By Aubrey Freitas
Photo via Flickr
Every 365 days, a large, sparkly ball drops in Times Square, New York, and the millions of us that watch it often resolve to make up a list of “improvements” or “guidelines” to stick to throughout the next 365 days to come. Some people, however, opt out of making New Year’s resolutions, because they believe they can make a positive change in their life whenever they want to. I, for one, have never actually made a New Year’s resolution.
The more I talked about this with friends and family, the more I realized that part of the reason New Year’s resolutions can be frowned upon is because many of them revolve around being physically attractive, and, in addition to that, can be overly ambitious, setting us up for failure. However, I believe New Year’s resolutions should promote beneficial change in your day-to-day life, and that they shouldn’t push you too far out of your comfort zone such that you wish to give them up before receiving their benefits. With that being said, here is a list of five unique ideas for New Year’s resolutions that will benefit your overall well-being. Adopt them yourself or use them as inspiration to come up with your own resolutions. Even if you aren’t the kind of person to create New Year’s resolution lists, and even though it is a couple weeks past January first, any of these resolutions can be added to your day-to-day life to create positive habits.
1) Check in with your body daily
No one knows your body as well as you do, so it’s important to listen to it to keep it healthy and running smoothly. With school, work, family, and social lives to balance, among other things, your body is put through a lot of stress and exertion (which can lower your immune system!), so it’s important to take five to ten minutes everyday to assess how your body is feeling. After you check in with you body, it will help you decide what it needs. Maybe your body needs a rest so you stay inside and read a good book, or maybe it’s feeling energized so you take a walk. Our bodies are our homes, and our most relied upon mode of transportation, so understanding how they are feeling will lead to better, happier days.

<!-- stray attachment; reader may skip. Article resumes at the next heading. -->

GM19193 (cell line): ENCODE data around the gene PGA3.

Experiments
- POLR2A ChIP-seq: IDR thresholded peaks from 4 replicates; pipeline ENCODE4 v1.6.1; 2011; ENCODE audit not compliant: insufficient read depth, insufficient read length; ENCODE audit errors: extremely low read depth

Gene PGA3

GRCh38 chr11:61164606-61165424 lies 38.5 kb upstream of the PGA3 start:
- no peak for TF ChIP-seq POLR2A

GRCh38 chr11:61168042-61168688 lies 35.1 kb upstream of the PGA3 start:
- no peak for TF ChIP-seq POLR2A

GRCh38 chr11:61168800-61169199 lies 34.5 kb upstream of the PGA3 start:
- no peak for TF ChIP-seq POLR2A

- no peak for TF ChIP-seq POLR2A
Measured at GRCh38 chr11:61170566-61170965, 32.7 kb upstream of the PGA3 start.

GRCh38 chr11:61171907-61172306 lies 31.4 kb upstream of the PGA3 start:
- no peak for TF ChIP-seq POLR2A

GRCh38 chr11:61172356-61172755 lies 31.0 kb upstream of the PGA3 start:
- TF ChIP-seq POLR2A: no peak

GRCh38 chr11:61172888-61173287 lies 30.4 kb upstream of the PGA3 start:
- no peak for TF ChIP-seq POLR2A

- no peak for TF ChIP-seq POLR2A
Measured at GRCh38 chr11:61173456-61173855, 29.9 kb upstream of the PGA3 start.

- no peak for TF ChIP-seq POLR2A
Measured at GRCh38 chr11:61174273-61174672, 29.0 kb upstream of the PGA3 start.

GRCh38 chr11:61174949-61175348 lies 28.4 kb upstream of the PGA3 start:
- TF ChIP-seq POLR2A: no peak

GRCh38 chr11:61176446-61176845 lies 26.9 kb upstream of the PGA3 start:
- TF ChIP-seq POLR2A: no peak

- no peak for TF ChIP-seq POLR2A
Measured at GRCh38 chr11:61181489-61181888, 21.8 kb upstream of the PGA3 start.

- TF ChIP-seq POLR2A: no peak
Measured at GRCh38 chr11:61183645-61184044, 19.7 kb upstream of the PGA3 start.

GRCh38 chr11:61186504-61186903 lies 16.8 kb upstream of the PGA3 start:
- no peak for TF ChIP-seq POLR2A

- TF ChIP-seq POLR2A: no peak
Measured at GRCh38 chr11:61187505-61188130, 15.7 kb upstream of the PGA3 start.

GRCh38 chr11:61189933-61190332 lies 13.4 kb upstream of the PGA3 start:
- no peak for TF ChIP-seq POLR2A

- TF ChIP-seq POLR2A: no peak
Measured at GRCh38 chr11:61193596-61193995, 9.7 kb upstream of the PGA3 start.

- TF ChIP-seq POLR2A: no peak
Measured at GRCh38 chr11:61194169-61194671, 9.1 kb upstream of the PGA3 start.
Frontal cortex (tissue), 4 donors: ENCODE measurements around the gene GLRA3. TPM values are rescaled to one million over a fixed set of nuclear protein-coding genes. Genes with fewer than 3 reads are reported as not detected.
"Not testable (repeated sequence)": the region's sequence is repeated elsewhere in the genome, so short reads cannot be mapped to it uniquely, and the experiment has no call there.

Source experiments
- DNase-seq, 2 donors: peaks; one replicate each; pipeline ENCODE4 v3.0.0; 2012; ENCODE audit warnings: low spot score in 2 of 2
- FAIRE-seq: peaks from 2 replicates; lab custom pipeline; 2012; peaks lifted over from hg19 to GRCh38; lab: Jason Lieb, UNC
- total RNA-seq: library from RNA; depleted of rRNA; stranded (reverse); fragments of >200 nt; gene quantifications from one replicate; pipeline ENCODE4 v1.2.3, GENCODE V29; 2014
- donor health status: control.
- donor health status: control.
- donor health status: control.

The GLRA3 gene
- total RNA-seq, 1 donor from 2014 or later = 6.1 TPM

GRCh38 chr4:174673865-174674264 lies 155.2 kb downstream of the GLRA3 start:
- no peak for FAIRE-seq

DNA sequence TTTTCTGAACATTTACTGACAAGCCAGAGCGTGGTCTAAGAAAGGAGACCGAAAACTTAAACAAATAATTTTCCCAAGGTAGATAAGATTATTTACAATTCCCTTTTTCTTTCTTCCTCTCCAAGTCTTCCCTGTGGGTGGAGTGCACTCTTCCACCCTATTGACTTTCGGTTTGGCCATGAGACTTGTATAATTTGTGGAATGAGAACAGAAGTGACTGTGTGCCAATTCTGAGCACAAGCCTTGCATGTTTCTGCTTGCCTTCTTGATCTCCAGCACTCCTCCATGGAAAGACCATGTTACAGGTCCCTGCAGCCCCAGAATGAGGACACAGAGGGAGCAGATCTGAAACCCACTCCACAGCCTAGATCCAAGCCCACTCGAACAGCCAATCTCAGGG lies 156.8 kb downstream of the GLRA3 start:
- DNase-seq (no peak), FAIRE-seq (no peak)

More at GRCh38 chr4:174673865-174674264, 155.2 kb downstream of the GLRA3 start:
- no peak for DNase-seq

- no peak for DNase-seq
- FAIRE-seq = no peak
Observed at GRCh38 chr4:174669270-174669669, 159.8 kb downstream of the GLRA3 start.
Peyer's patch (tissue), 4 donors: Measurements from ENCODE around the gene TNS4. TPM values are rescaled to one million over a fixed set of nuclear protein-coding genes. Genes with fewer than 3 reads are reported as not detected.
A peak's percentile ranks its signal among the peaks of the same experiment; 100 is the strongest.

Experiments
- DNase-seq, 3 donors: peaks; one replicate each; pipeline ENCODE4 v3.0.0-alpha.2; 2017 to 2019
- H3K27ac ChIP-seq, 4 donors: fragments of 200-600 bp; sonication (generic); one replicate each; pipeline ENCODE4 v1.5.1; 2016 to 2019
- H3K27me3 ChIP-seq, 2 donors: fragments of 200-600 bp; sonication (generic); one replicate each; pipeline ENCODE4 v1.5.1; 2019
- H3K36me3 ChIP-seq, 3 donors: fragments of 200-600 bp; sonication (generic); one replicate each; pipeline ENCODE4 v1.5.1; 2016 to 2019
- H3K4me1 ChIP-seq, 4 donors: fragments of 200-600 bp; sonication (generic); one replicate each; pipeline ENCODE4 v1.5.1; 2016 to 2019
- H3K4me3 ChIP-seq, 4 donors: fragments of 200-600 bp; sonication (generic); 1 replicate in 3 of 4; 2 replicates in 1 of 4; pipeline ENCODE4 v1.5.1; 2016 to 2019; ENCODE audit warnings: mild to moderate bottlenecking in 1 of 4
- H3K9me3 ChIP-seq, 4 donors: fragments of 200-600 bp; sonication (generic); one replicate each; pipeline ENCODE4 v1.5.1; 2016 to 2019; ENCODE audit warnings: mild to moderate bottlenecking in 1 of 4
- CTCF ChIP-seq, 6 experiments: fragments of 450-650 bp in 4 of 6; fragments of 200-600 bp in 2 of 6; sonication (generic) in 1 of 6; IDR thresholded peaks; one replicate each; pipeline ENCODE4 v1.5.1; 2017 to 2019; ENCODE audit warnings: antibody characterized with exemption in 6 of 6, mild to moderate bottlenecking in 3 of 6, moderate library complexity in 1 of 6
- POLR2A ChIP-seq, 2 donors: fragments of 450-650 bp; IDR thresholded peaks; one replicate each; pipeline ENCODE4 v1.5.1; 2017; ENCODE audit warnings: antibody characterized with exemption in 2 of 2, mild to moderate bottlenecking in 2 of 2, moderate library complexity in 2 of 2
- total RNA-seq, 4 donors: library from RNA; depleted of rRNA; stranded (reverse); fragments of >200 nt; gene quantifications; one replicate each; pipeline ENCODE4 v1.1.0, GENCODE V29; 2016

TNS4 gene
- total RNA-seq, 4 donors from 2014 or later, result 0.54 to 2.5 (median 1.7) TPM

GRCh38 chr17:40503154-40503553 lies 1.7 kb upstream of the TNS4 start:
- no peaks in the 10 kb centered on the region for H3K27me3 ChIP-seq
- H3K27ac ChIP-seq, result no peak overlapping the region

2) Smile every morning
Smiling is not only contagious, but can also lift our mood, as well as the moods of those around us, so when rolling out of bed for that early morning class, take a couple seconds to exercise those cheek muscles. The act of smiling causes neuropeptides to be released, which send neural messages throughout your entire body, triggering the release of Dopamine, Serotonin, and Endorphins, all of which create a feeling of euphoria. It may just make that blaring alarm sound a bit more soothing, and the rest of your day seem all the more pleasant.
3) Keep a dream journal
The idea of a dream journal being beneficial for mental health has been around since the time of Sigmund Freud. We can only remember a small portion of the dreams we have every night, and, without writing them down, we will eventually forget even that. Keeping track of your dreams and reflecting upon them can give you a better look inside of yourself, as well as benefit your psychological and emotional health through its therapeutic nature and possibility to help one work through unprocessed material of our minds during sleep. On top of being a great destresser, dream journaling can also boost creativity, which is useful in just about every aspect of life.